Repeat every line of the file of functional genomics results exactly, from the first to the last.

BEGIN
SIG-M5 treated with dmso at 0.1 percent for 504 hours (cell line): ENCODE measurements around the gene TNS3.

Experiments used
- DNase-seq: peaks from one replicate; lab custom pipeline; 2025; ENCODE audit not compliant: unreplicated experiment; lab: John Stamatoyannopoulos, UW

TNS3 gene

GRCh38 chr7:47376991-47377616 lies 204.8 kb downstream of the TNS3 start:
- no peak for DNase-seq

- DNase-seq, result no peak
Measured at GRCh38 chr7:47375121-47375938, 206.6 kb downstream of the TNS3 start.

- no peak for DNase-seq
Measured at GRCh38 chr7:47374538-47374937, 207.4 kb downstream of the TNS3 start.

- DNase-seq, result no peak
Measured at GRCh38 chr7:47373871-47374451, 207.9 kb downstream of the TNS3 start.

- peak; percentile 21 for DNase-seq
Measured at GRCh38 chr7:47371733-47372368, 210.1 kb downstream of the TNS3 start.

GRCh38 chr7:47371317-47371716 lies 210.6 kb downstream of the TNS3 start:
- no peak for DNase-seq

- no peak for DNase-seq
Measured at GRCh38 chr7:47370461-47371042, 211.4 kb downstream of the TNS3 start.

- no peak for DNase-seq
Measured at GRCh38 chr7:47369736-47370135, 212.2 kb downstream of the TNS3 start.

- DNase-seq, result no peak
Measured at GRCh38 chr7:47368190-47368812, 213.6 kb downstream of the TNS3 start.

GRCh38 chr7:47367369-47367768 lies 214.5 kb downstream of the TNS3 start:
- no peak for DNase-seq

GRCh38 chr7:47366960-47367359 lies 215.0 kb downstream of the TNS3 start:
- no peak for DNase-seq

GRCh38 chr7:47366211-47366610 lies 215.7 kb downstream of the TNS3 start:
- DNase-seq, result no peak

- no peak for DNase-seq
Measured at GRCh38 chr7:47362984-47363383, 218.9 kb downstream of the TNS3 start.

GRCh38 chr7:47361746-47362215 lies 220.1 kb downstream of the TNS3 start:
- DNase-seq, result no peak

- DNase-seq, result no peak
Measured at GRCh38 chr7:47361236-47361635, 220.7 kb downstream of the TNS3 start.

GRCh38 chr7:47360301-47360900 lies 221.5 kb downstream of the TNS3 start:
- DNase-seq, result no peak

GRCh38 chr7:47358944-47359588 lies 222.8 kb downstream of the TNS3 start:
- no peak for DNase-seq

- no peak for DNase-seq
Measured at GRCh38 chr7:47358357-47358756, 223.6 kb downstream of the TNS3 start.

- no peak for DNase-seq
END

SIG-M5 treated with dmso at 0.1 percent for 504 hours (cell line): ENCODE measurements around the gene TNS3.

Experiments used
- DNase-seq: peaks from one replicate; lab custom pipeline; 2025; ENCODE audit not compliant: unreplicated experiment; lab: John Stamatoyannopoulos, UW

TNS3 gene

GRCh38 chr7:47376991-47377616 lies 204.8 kb downstream of the TNS3 start:
- no peak for DNase-seq

- DNase-seq, result no peak
Measured at GRCh38 chr7:47375121-47375938, 206.6 kb downstream of the TNS3 start.

- no peak for DNase-seq
Measured at GRCh38 chr7:47374538-47374937, 207.4 kb downstream of the TNS3 start.

- DNase-seq, result no peak
Measured at GRCh38 chr7:47373871-47374451, 207.9 kb downstream of the TNS3 start.

- peak; percentile 21 for DNase-seq
Measured at GRCh38 chr7:47371733-47372368, 210.1 kb downstream of the TNS3 start.

GRCh38 chr7:47371317-47371716 lies 210.6 kb downstream of the TNS3 start:
- no peak for DNase-seq

- no peak for DNase-seq
Measured at GRCh38 chr7:47370461-47371042, 211.4 kb downstream of the TNS3 start.

- no peak for DNase-seq
Measured at GRCh38 chr7:47369736-47370135, 212.2 kb downstream of the TNS3 start.

- DNase-seq, result no peak
Measured at GRCh38 chr7:47368190-47368812, 213.6 kb downstream of the TNS3 start.

GRCh38 chr7:47367369-47367768 lies 214.5 kb downstream of the TNS3 start:
- no peak for DNase-seq

GRCh38 chr7:47366960-47367359 lies 215.0 kb downstream of the TNS3 start:
- no peak for DNase-seq

GRCh38 chr7:47366211-47366610 lies 215.7 kb downstream of the TNS3 start:
- DNase-seq, result no peak

- no peak for DNase-seq
Measured at GRCh38 chr7:47362984-47363383, 218.9 kb downstream of the TNS3 start.

GRCh38 chr7:47361746-47362215 lies 220.1 kb downstream of the TNS3 start:
- DNase-seq, result no peak

- DNase-seq, result no peak
Measured at GRCh38 chr7:47361236-47361635, 220.7 kb downstream of the TNS3 start.

GRCh38 chr7:47360301-47360900 lies 221.5 kb downstream of the TNS3 start:
- DNase-seq, result no peak

GRCh38 chr7:47358944-47359588 lies 222.8 kb downstream of the TNS3 start:
- no peak for DNase-seq

- no peak for DNase-seq
Measured at GRCh38 chr7:47358357-47358756, 223.6 kb downstream of the TNS3 start.

- no peak for DNase-seq